Dairy sector growth drive import substitution thrust

Dairy Cattle

THE dairy sector has recorded a six percent growth from 36 million litres in 2022 to 38 million litres recorded this year as Government’s push on import substitution through increased local production bears fruit.

Speaking at the pastures field tour held in Harare recently the Ministry of Lands, Agriculture, Fisheries, Water and Rural Development permanent secretary Dr John Basera said milk products imports dropped by 86 percent from 3 418 tonnes recorded in 2022 to 465 tonnes this year.

“This is in response to deliberate efforts by Government to ensure 100 percent import substitution by 2025,” he said.

Milk production grew by six percent to 38 million as of May 2023 compared to 36 million litres produced during the same period last year.

“The growth we are experiencing in the dairy sector is a positive response to the various initiatives we employed towards milk production,” said Dr Basera.

The Government continues to support the dairy industry to meet the national demand of 120 million litres cutting on the imports and positioning the country for the export market.

Under the Presidential Silage programme Government has distributed a standard input package comprising of climate smart pasture options and alternative feed to promote on farm feed formulations.

Government initiatives are targeting to drastically cut the cost of milk production through the setting up of a pasture-based system and increase business sustainability.

Stock feed contribute more than 60 percent of total costs incurred on the farm.

“The aim of these programmes is to close the viability gap which was created by the rising costs of production while the milk selling price remained stagnant,” said Dr Basera.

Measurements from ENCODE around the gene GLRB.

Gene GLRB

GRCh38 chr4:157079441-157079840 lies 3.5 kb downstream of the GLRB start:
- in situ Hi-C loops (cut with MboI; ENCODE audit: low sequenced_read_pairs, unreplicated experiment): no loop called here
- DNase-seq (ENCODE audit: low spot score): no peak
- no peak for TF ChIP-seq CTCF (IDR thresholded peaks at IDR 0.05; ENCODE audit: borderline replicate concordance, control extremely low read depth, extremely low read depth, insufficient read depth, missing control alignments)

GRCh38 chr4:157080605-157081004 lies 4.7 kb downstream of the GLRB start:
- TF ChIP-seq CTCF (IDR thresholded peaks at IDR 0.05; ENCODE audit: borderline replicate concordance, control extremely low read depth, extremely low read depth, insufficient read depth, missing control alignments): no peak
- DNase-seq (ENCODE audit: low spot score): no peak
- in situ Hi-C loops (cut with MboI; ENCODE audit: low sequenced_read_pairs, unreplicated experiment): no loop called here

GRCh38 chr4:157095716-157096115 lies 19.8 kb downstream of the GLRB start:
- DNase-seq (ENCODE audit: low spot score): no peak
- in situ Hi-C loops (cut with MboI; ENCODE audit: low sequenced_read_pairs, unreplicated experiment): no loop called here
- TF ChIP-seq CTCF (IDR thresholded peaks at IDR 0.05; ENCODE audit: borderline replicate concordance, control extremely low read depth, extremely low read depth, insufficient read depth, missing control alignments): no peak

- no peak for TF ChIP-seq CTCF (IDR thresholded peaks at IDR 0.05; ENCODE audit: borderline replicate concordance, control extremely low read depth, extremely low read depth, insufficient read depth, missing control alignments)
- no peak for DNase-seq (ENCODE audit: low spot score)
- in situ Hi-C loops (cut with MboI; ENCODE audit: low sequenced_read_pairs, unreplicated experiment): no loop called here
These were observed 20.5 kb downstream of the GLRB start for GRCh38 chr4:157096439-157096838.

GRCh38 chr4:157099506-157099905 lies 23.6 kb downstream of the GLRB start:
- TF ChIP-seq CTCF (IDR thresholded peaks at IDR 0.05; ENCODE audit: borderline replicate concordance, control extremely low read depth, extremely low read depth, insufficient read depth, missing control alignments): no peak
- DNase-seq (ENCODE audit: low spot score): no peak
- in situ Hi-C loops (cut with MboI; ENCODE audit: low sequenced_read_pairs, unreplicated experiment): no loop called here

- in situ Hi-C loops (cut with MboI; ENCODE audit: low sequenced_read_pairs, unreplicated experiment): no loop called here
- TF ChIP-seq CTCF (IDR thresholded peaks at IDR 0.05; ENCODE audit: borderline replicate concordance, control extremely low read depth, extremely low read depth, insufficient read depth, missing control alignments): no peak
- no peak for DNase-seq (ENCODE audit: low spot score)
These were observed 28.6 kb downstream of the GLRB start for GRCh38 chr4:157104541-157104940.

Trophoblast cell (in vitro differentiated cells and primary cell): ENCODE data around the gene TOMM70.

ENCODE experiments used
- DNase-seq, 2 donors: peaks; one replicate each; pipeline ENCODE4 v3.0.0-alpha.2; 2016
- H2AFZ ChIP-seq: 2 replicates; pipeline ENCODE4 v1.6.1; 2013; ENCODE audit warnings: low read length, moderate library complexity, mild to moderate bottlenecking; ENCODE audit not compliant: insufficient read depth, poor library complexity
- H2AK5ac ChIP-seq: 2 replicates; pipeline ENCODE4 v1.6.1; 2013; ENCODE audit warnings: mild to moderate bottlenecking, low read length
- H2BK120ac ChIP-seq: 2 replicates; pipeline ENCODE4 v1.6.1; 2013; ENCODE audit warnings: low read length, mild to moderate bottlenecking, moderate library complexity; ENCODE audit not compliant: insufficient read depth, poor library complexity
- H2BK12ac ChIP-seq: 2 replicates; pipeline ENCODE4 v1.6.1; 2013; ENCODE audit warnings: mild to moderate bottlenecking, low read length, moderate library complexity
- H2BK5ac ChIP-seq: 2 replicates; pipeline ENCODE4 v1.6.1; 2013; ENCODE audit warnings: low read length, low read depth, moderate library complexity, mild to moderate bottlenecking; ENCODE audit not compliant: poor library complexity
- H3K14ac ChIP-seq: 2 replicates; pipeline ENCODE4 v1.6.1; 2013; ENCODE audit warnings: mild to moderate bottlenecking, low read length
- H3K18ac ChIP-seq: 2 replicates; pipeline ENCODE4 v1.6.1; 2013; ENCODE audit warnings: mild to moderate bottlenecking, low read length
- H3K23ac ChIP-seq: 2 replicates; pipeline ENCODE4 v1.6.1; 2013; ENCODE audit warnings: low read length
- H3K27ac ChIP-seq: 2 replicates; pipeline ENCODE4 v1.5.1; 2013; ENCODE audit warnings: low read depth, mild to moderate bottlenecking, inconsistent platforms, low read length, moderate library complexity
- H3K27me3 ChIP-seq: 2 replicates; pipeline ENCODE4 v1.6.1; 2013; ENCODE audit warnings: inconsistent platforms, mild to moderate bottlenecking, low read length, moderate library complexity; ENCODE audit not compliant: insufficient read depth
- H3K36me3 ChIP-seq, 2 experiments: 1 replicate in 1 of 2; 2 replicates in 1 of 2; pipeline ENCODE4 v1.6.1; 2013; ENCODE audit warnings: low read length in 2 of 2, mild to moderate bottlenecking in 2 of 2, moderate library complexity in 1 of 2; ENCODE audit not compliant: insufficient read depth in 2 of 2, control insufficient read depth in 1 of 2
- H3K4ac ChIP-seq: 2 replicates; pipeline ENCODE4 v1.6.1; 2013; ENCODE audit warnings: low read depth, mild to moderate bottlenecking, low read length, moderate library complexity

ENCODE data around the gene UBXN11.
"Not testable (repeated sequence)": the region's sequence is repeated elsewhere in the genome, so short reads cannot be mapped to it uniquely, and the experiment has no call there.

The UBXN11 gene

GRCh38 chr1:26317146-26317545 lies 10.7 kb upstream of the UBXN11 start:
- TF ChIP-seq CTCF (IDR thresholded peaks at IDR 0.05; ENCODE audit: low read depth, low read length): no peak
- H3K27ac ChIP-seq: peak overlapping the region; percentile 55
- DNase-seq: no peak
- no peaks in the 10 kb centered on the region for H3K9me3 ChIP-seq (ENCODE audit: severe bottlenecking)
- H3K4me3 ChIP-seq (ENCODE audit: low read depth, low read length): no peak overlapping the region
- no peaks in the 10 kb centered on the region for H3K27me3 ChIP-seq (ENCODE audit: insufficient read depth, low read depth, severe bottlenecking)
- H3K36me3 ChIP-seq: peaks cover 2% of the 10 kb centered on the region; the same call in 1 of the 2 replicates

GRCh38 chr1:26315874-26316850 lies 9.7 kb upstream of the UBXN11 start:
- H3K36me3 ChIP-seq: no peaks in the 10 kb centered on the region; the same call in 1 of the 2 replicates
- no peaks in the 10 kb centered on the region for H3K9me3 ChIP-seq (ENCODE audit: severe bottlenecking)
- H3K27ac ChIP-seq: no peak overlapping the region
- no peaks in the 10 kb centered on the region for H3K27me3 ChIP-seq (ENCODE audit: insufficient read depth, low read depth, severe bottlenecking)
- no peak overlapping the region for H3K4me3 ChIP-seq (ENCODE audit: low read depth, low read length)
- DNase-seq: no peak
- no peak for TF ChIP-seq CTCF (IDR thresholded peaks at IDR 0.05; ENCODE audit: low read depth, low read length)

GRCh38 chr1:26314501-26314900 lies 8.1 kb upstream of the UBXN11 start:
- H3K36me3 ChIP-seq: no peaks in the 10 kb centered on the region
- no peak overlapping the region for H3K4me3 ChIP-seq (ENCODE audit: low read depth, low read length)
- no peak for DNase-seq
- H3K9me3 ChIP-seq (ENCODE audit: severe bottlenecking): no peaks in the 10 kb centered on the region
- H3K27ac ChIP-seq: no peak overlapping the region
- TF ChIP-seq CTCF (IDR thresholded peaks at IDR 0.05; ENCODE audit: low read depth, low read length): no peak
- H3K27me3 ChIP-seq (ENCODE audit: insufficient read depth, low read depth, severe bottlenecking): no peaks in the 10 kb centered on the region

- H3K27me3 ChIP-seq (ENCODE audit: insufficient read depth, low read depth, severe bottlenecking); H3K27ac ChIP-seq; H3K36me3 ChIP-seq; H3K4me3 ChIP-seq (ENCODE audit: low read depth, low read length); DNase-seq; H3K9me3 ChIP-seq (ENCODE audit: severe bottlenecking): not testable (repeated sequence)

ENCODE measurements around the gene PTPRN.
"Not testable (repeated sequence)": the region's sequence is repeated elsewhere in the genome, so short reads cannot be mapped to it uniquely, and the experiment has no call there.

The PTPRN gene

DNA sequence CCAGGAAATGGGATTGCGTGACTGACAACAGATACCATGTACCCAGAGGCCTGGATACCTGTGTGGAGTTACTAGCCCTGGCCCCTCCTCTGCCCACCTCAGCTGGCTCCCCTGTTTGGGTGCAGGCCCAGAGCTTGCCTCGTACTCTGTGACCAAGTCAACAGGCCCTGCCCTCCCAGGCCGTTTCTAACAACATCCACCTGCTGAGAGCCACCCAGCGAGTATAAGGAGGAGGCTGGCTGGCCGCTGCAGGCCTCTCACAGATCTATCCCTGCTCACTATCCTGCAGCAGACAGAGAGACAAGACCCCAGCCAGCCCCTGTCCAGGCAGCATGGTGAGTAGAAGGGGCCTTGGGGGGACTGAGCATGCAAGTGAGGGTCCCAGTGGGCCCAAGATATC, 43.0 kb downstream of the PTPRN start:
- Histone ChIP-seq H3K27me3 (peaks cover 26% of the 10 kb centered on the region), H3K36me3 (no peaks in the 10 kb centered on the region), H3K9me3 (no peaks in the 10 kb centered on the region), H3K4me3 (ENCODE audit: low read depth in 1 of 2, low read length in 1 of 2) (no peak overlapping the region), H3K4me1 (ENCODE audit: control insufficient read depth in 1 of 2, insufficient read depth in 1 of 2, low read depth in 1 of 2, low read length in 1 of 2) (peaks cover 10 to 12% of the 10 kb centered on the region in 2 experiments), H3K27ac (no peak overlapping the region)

Dr Basera said availability of feed will spearhead the growth of the dairy subsector by increasing milk production and productivity from 12 litres per cow daily to 18 litres.

“The best way to reduce costs of production is by upscaling and growing productivity levels,” he said.

The dairy sector has significantly contributed to agriculture transformation which is critical for economic development and growth in the country.

“The focus for all dairy value chain actors should be on rebuilding the sector and I would like to assure you that the Government will continue to support the industry operations and developments,” said Dr Basera.


Leave a Reply

Your email address will not be published. Required fields are marked *


Zimbabwe cuts electricity imports thanks to China-funded power generator

HARARE, Sept. 21 (Xinhua) — Zimbabwe imported less electricity after supplies were boosted by a new 300-megawatt generator completed in March by a Chinese firm at the country’s largest power plant. Zimbabwe imported a total of 2,303.6 gigawatt hours (GWh) of electricity in 2022, and 863.4 GWh in the first quarter of this year, according […]

Read More

Invictus starts drilling Mukuyu-2

AUSTRALIA-listed on Wednesday began the much-anticipated drilling of its second exploratory well, Mukuyu-2 and the mining house has secured firm commitments from new and existing sophisticated and institutional investors to raise A$15 million. Mukuyu-2 will be drilled to a planned total depth of 3,750 metres. Drilling and evaluation of the well is expected to take […]

Read More
British Minister of State in the Foreign, Commonwealth and Development Office, Mr Andrew Mitchell

UK targets local energy sector

THE United Kingdom is keen to boost trade with Zimbabwe and invest in the country’s vast renewable energy sector. Through its Minister of State in the Foreign, Commonwealth and Development Office, Mr Andrew Mitchell, the UK said it is knocking off some hurdles that were impending optimum trade between the two countries. This renewed interest […]

Read More